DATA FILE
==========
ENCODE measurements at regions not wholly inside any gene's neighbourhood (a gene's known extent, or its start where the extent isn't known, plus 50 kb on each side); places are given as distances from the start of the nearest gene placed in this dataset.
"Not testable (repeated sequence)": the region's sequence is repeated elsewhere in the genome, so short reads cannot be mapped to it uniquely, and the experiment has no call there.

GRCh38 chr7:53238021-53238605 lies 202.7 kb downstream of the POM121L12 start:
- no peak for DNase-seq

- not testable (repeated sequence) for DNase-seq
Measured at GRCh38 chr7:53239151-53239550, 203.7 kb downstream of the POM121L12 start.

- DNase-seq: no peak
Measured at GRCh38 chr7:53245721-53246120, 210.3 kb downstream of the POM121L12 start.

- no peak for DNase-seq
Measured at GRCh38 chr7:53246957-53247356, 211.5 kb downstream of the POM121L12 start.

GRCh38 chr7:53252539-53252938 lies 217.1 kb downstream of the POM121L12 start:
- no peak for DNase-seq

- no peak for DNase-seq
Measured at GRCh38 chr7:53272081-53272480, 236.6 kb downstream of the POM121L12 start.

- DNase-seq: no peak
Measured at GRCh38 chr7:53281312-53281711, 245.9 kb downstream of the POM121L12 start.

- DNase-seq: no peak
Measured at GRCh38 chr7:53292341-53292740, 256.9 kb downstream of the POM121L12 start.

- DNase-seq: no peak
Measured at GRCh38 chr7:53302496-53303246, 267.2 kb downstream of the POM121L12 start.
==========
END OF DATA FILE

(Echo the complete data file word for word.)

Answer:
ENCODE measurements at regions not wholly inside any gene's neighbourhood (a gene's known extent, or its start where the extent isn't known, plus 50 kb on each side); places are given as distances from the start of the nearest gene placed in this dataset.
"Not testable (repeated sequence)": the region's sequence is repeated elsewhere in the genome, so short reads cannot be mapped to it uniquely, and the experiment has no call there.

GRCh38 chr7:53238021-53238605 lies 202.7 kb downstream of the POM121L12 start:
- no peak for DNase-seq

- not testable (repeated sequence) for DNase-seq
Measured at GRCh38 chr7:53239151-53239550, 203.7 kb downstream of the POM121L12 start.

- DNase-seq: no peak
Measured at GRCh38 chr7:53245721-53246120, 210.3 kb downstream of the POM121L12 start.

- no peak for DNase-seq
Measured at GRCh38 chr7:53246957-53247356, 211.5 kb downstream of the POM121L12 start.

GRCh38 chr7:53252539-53252938 lies 217.1 kb downstream of the POM121L12 start:
- no peak for DNase-seq

- no peak for DNase-seq
Measured at GRCh38 chr7:53272081-53272480, 236.6 kb downstream of the POM121L12 start.

- DNase-seq: no peak
Measured at GRCh38 chr7:53281312-53281711, 245.9 kb downstream of the POM121L12 start.

- DNase-seq: no peak
Measured at GRCh38 chr7:53292341-53292740, 256.9 kb downstream of the POM121L12 start.

- DNase-seq: no peak
Measured at GRCh38 chr7:53302496-53303246, 267.2 kb downstream of the POM121L12 start.